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Embodying Faith

CMS missionaries Arthur and Tamie Davis work in student ministry in Tanzania. In the lead up to Easter, they explain some of the different Christian practices they have encountered in Africa and how their family has adapted. 

How is your preparation for Easter? Do you set aside time to pray or fast? We have heard little discussion here in Tanzania about fasting for Lent, but that might be because fasting is such a significant part of normal Christian practice all-year round! Some Christians here fast for Lent but most don’t, fasting at other times throughout the year. Our church, for example, completed a 21-day fast earlier this year.  

Prayer and fasting in Tanzania 

In Tanzanian Christianity, fasting means not eating for 12 hours, from when you wake up until after sundown. The TAFES (Tanzanian university ministry) staff fast regularly as part of their spiritual practice together. The last Friday of every month is set aside for fasting, plus other days as need arises. Fasting is done as a group activity because people can endure more through the unity this brings.  

When we asked TAFES staff prayer coordinator Miranda* about fasting, she talked about disciplining your body, which makes fasting more intentional than other forms of praying. For TAFES staff, it is important for maintaining focus on God and receiving God’s direction.  

A physical faith 

In Tanzania, faith is often highly embodied, whether it is pacing or kneeling while praying, or dancing or sobbing while singing in church. Coming from a more cerebral faith background, we have been very affected by this insistence on involving our bodies. We’re not sure we entirely ‘get’ fasting yet, but it’s a practice we have begun to adopt as well, and it has become part of how we seek to shape our year around Jesus.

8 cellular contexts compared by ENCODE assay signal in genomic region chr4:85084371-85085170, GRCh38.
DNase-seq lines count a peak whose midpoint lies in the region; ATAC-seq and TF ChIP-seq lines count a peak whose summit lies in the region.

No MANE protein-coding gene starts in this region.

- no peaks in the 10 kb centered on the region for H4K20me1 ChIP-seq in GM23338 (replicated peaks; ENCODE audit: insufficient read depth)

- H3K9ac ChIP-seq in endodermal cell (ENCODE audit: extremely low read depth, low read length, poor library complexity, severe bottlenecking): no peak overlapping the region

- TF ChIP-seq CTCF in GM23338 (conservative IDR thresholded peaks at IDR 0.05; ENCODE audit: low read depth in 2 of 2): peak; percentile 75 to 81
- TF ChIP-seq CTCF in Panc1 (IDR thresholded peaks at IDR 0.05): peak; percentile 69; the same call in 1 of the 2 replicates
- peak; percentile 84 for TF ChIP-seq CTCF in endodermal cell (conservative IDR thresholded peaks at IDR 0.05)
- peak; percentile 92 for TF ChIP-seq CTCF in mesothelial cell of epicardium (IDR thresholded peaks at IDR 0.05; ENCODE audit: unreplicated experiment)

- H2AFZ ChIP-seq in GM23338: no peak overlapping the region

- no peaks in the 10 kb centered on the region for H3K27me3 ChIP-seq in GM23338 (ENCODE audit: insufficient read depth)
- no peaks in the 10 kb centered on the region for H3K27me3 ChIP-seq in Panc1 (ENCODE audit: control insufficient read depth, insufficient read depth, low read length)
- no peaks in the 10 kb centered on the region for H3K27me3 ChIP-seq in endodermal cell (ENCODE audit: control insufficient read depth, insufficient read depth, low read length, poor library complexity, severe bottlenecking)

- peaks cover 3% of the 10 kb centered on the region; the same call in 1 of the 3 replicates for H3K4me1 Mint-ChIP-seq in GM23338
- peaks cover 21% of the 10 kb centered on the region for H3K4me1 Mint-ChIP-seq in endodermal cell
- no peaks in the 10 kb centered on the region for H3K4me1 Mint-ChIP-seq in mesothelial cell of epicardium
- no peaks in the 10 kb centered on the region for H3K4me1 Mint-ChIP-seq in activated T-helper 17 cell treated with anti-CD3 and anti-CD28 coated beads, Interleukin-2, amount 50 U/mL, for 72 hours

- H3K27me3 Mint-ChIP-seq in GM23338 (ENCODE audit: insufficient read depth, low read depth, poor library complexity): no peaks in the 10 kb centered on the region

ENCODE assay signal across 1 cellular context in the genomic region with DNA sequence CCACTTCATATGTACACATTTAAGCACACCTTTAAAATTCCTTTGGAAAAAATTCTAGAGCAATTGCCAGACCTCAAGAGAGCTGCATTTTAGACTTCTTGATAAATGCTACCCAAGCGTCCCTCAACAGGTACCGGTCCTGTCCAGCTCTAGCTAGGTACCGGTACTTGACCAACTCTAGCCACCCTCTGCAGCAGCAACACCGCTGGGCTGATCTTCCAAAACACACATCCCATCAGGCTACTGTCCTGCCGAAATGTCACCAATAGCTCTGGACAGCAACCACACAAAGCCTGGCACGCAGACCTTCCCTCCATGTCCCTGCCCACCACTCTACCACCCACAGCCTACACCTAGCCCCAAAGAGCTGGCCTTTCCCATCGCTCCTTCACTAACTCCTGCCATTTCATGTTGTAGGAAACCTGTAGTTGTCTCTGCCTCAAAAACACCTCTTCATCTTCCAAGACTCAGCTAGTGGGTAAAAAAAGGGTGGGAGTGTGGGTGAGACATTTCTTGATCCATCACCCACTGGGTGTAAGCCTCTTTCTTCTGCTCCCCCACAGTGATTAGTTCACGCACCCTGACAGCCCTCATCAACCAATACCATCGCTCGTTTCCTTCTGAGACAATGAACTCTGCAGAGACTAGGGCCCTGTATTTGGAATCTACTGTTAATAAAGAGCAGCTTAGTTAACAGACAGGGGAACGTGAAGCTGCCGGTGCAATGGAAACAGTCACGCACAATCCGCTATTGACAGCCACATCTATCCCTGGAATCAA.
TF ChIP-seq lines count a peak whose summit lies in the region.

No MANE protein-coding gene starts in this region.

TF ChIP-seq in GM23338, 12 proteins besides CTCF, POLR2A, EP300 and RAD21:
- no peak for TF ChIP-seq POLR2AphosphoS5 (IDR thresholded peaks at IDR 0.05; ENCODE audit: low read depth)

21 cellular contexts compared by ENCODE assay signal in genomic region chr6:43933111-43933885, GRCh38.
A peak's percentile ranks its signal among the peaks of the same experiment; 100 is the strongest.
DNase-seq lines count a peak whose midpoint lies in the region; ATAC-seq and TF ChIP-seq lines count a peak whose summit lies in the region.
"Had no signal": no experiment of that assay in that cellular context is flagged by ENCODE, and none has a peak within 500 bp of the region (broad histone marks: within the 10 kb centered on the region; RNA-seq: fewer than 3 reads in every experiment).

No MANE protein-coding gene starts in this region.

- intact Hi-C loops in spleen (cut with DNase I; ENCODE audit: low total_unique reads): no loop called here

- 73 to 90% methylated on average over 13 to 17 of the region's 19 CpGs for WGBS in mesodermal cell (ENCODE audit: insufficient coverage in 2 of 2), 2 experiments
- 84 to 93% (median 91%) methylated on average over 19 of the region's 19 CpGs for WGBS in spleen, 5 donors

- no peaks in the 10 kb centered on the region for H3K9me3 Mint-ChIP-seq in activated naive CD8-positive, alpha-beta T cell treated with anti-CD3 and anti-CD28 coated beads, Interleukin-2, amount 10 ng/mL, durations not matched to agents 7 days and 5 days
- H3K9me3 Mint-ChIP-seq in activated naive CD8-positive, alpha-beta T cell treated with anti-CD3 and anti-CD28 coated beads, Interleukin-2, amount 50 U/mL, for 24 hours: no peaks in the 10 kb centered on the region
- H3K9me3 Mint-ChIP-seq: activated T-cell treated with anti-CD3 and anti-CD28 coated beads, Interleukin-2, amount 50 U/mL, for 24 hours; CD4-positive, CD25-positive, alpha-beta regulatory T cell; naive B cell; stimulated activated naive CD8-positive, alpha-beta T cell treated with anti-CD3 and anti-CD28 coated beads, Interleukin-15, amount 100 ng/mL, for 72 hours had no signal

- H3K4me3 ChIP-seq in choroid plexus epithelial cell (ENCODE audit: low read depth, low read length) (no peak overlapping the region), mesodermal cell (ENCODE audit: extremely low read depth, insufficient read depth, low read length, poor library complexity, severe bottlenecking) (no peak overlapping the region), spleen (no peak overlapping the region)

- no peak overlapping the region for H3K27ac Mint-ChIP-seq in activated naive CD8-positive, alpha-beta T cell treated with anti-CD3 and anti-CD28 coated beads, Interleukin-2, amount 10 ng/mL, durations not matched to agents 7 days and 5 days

The benefits of routine and seasons 

In a recent article, Arthur explained how we, as a family, have been following the church calendar including the seasons of Advent and Christmas, Lent and Easter. Tamie has created two key activities— the Jesse Tree and the Lenten Cross—that help make these times of reflection and celebration part of our daily lives. 

This has been helpful for teaching our sons about Jesus’ birth, death and resurrection. It’s also a good way of regularly reading large amounts of the Bible together in an intentional way. 

The seasons of the Church calendar help us to make room for God not just in the day-to-day, but also the week-to-week and month-to-month. It gives a Jesus-shape to our whole year. 

The Church calendar also enables people of all ages to explore and express faith in Jesus. It exhibits a range of emotional experience: this story can become dark and difficult, yet God keeps walking alongside his people throughout. 

Pray for us, that we can shape our days, weeks and years around worshipping and following the Lord Jesus. 

* Name changed for privacy reasons. 

Read more: 

Read how Arthur and Tamie have been teaching their children about Jesus’ birth with the ‘Jesse Tree’ and his life, death and resurrection with the ‘Lenten Cross’. 


Have you been encouraged by how the Davis family approaches Easter and incorporates the life of Jesus into their daily lives? Write them a message of encouragement and support. Maybe you could adapt their ideas to teach others about Jesus.